Year: 2003  

Movie / TV:   The Statement

Director:  Norman Jewison

Others in the Cast:  Michael Caine, Tilda Swinton, Jeremy Northam, Alan Bates, Charlotte Rampling, John Neville, Ciarán Hinds, Frank Finlay, William Hutt, Matt Craven, Noam Jenkins, Peter Wight, Malcolm Sinclair, Colin Salmon, David de Keyser

Plot summary:  In 1944, Pierre Brossard (Michael Caine) while working with the Vichy Government of France as a Nazi collaborator, was responsible for helping German soldiers execute seven jews in a small village. Captured at the end of the war but having escaped, Brossard has been enjoying the protection of a mysterious and powerful group apparently connected to the Catholic church for over 40 years - or so investigators believed. When a new law is enacted to prosecute crimes against humanity, investigating magistrate Anemarie Livi (Tilda Swinton) takes on the case. Suspicious of the police who originally let Brossard escape, she calls in Army Colonel Roux (Jeremy Northam) to assist her. The hunters close in on Brossard but hired assassins are also on his trail, to ensure he is silenced before he is caught and perhaps reveal the identity of the highly placed men who have protected him all this time.  Summary from Urban Cine File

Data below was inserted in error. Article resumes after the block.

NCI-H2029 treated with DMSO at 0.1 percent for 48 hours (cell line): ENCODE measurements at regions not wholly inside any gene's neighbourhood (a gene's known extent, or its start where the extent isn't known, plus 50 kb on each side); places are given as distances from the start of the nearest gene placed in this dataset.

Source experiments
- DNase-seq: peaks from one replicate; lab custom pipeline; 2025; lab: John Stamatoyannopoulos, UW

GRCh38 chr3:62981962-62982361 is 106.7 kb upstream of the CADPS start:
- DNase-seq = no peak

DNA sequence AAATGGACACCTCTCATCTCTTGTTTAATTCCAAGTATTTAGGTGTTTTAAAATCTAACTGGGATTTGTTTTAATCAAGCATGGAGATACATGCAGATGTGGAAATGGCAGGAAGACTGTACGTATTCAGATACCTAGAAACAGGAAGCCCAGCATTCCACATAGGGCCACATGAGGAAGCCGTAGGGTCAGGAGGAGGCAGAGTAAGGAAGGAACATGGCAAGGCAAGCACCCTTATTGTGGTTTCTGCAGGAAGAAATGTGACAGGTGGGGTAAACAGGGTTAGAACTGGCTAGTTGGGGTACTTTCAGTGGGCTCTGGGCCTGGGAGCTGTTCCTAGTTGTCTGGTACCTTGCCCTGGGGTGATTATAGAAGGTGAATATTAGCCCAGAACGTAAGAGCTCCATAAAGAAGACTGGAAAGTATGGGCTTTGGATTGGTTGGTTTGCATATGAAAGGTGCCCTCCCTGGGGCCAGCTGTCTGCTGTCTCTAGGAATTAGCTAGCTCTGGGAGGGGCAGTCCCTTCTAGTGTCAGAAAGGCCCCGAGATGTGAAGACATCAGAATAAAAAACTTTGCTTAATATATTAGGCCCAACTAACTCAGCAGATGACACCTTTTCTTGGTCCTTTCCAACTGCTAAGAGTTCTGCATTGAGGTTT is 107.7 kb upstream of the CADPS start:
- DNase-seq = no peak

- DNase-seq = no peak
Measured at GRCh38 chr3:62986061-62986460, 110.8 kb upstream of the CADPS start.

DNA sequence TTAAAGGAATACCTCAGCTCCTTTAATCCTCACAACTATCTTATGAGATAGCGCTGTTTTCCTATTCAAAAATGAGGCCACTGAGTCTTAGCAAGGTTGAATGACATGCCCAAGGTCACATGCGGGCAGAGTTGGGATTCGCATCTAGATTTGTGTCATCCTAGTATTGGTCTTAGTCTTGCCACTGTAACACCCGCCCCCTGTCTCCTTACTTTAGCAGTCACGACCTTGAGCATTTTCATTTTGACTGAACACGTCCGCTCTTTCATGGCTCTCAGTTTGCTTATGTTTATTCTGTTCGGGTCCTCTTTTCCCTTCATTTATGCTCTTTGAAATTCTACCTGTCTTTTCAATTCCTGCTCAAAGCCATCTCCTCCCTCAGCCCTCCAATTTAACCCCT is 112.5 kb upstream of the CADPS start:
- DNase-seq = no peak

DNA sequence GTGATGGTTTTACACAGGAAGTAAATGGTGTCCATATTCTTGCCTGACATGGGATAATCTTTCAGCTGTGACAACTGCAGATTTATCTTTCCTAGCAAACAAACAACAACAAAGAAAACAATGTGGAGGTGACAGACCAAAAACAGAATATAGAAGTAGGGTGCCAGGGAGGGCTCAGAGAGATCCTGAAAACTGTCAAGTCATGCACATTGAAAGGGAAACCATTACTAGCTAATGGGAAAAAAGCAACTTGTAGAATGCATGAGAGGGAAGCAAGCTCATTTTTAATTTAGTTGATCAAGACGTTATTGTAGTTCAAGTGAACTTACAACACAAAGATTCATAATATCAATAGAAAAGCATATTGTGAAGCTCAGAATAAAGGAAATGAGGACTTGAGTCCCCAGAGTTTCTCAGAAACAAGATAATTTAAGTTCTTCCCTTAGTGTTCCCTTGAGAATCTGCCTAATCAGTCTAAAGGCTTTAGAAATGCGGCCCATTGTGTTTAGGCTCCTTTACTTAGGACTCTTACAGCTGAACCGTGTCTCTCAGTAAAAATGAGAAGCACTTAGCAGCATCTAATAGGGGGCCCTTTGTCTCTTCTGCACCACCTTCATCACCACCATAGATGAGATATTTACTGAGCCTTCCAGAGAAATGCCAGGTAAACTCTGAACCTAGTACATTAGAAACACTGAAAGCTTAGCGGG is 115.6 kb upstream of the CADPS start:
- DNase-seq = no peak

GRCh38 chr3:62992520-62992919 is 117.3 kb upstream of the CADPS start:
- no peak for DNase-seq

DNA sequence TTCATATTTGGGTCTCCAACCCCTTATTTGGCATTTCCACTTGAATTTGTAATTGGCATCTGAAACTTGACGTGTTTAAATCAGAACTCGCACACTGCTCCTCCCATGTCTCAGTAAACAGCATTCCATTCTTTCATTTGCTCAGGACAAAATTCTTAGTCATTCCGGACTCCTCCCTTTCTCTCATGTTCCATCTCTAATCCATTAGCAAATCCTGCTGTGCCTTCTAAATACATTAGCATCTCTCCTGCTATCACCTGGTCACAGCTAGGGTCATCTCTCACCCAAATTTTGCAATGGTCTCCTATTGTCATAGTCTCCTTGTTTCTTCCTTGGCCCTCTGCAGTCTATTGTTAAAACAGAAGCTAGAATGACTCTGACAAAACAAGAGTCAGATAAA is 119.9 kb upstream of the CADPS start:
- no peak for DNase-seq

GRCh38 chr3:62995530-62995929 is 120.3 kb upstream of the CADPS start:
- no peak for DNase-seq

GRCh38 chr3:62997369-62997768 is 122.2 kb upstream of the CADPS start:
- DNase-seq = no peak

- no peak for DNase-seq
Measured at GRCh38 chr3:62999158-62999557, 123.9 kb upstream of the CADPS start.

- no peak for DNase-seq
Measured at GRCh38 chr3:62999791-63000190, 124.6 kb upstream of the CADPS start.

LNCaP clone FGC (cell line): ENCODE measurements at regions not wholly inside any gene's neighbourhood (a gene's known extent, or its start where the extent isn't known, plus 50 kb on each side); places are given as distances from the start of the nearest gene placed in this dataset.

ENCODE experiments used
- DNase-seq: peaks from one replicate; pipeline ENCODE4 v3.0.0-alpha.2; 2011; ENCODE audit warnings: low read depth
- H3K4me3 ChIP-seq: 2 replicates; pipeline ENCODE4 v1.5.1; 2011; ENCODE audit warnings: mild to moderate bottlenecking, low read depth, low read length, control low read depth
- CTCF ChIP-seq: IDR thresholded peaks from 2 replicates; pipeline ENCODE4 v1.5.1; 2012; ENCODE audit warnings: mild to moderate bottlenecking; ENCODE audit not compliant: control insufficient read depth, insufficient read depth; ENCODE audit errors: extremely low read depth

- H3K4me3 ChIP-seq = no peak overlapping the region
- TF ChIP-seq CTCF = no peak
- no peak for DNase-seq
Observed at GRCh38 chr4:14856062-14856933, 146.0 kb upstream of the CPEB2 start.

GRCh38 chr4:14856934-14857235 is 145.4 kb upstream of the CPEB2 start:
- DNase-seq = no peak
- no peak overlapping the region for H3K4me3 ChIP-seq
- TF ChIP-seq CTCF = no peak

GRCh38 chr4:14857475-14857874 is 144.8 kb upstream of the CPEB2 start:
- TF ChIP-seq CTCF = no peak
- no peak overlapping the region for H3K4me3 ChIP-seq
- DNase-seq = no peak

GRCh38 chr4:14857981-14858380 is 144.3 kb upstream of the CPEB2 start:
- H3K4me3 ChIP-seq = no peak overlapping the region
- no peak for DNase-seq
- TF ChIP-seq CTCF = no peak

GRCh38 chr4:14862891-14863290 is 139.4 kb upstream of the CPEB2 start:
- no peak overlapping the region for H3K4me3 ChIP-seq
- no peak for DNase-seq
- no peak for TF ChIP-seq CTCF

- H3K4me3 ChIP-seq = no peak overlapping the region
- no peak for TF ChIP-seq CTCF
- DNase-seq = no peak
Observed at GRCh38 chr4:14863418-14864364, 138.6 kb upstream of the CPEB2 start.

Peth’s role:  Dom Vladimir, the Abbott of St Cros, who suspects that Brossard may have recently killed a man.

Reviews:  One would imagine that director Norman Jewison would have figured out in all his decades of filmmaking just how it is you go about making a decent movie. He’s got a mini-Altman film’s worth of great actors, Nazis, secret societies, and government conspiracies to play with, as well. But it’s literally as though an editor went through the film and excised everything that might have made it interesting. - Film Critic 

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IMDB page:

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 Original pic here

Screenshots from the trailer: 

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